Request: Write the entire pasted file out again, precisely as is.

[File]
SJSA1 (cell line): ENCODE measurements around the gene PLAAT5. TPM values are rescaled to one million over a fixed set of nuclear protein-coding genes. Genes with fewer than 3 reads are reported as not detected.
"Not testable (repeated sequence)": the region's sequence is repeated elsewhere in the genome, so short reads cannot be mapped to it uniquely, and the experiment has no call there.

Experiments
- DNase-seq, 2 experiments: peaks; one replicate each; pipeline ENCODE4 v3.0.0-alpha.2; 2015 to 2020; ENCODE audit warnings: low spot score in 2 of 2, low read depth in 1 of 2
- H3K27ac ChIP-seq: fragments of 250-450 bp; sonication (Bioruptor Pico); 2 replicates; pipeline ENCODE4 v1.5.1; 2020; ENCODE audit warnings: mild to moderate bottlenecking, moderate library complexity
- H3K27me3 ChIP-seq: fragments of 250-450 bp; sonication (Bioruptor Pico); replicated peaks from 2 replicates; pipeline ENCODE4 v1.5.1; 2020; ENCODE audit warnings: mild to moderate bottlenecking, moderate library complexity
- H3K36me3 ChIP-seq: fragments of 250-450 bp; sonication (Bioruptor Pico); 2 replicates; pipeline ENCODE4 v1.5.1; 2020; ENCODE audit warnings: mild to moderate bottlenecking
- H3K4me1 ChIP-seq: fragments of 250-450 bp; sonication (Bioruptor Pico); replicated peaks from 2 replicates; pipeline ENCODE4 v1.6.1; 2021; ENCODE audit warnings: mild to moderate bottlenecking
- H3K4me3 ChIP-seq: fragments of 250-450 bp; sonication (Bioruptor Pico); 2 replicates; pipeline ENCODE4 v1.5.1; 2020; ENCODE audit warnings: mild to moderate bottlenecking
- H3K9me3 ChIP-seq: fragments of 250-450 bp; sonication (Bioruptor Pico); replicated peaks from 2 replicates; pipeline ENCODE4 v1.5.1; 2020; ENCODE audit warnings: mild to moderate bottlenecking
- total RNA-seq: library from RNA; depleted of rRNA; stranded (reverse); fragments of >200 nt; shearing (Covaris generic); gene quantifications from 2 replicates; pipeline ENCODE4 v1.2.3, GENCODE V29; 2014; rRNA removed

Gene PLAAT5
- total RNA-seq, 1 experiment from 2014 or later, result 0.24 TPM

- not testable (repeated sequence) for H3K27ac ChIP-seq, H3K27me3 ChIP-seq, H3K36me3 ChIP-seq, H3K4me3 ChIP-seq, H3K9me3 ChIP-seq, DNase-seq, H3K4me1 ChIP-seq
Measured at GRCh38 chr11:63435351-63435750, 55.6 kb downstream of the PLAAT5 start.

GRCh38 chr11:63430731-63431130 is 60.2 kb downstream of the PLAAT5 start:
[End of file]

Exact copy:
SJSA1 (cell line): ENCODE measurements around the gene PLAAT5. TPM values are rescaled to one million over a fixed set of nuclear protein-coding genes. Genes with fewer than 3 reads are reported as not detected.
"Not testable (repeated sequence)": the region's sequence is repeated elsewhere in the genome, so short reads cannot be mapped to it uniquely, and the experiment has no call there.

Experiments
- DNase-seq, 2 experiments: peaks; one replicate each; pipeline ENCODE4 v3.0.0-alpha.2; 2015 to 2020; ENCODE audit warnings: low spot score in 2 of 2, low read depth in 1 of 2
- H3K27ac ChIP-seq: fragments of 250-450 bp; sonication (Bioruptor Pico); 2 replicates; pipeline ENCODE4 v1.5.1; 2020; ENCODE audit warnings: mild to moderate bottlenecking, moderate library complexity
- H3K27me3 ChIP-seq: fragments of 250-450 bp; sonication (Bioruptor Pico); replicated peaks from 2 replicates; pipeline ENCODE4 v1.5.1; 2020; ENCODE audit warnings: mild to moderate bottlenecking, moderate library complexity
- H3K36me3 ChIP-seq: fragments of 250-450 bp; sonication (Bioruptor Pico); 2 replicates; pipeline ENCODE4 v1.5.1; 2020; ENCODE audit warnings: mild to moderate bottlenecking
- H3K4me1 ChIP-seq: fragments of 250-450 bp; sonication (Bioruptor Pico); replicated peaks from 2 replicates; pipeline ENCODE4 v1.6.1; 2021; ENCODE audit warnings: mild to moderate bottlenecking
- H3K4me3 ChIP-seq: fragments of 250-450 bp; sonication (Bioruptor Pico); 2 replicates; pipeline ENCODE4 v1.5.1; 2020; ENCODE audit warnings: mild to moderate bottlenecking
- H3K9me3 ChIP-seq: fragments of 250-450 bp; sonication (Bioruptor Pico); replicated peaks from 2 replicates; pipeline ENCODE4 v1.5.1; 2020; ENCODE audit warnings: mild to moderate bottlenecking
- total RNA-seq: library from RNA; depleted of rRNA; stranded (reverse); fragments of >200 nt; shearing (Covaris generic); gene quantifications from 2 replicates; pipeline ENCODE4 v1.2.3, GENCODE V29; 2014; rRNA removed

Gene PLAAT5
- total RNA-seq, 1 experiment from 2014 or later, result 0.24 TPM

- not testable (repeated sequence) for H3K27ac ChIP-seq, H3K27me3 ChIP-seq, H3K36me3 ChIP-seq, H3K4me3 ChIP-seq, H3K9me3 ChIP-seq, DNase-seq, H3K4me1 ChIP-seq
Measured at GRCh38 chr11:63435351-63435750, 55.6 kb downstream of the PLAAT5 start.

GRCh38 chr11:63430731-63431130 is 60.2 kb downstream of the PLAAT5 start: